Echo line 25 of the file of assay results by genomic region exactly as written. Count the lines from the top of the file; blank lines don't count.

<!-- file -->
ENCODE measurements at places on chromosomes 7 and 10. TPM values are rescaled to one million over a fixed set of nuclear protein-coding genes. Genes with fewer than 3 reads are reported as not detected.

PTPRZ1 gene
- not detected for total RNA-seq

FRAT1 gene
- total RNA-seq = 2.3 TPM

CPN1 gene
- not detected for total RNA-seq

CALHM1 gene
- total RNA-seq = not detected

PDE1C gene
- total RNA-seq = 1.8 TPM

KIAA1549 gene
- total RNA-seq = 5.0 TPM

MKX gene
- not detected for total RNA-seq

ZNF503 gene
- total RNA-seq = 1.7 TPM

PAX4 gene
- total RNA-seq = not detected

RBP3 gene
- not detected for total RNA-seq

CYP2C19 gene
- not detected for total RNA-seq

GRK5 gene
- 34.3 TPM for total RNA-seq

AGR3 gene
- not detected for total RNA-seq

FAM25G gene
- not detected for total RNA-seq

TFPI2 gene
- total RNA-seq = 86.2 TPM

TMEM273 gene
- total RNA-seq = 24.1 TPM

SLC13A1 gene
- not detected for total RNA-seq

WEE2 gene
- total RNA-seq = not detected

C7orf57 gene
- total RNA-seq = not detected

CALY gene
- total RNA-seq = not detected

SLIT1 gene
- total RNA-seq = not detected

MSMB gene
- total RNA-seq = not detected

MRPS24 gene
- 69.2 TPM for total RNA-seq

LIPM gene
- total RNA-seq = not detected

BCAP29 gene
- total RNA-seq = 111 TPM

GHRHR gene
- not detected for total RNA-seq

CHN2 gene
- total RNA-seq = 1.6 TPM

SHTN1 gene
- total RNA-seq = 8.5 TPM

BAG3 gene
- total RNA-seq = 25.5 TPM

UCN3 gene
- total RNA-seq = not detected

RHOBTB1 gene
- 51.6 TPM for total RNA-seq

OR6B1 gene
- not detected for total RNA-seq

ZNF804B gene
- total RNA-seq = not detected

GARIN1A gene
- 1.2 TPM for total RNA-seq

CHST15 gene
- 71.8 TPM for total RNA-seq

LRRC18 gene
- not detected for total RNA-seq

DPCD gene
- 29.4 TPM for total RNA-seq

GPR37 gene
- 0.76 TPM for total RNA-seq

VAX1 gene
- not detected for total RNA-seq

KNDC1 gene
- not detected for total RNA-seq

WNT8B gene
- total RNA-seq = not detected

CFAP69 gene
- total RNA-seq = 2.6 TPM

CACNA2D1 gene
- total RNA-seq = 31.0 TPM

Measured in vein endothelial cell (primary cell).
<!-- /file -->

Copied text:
- 34.3 TPM for total RNA-seq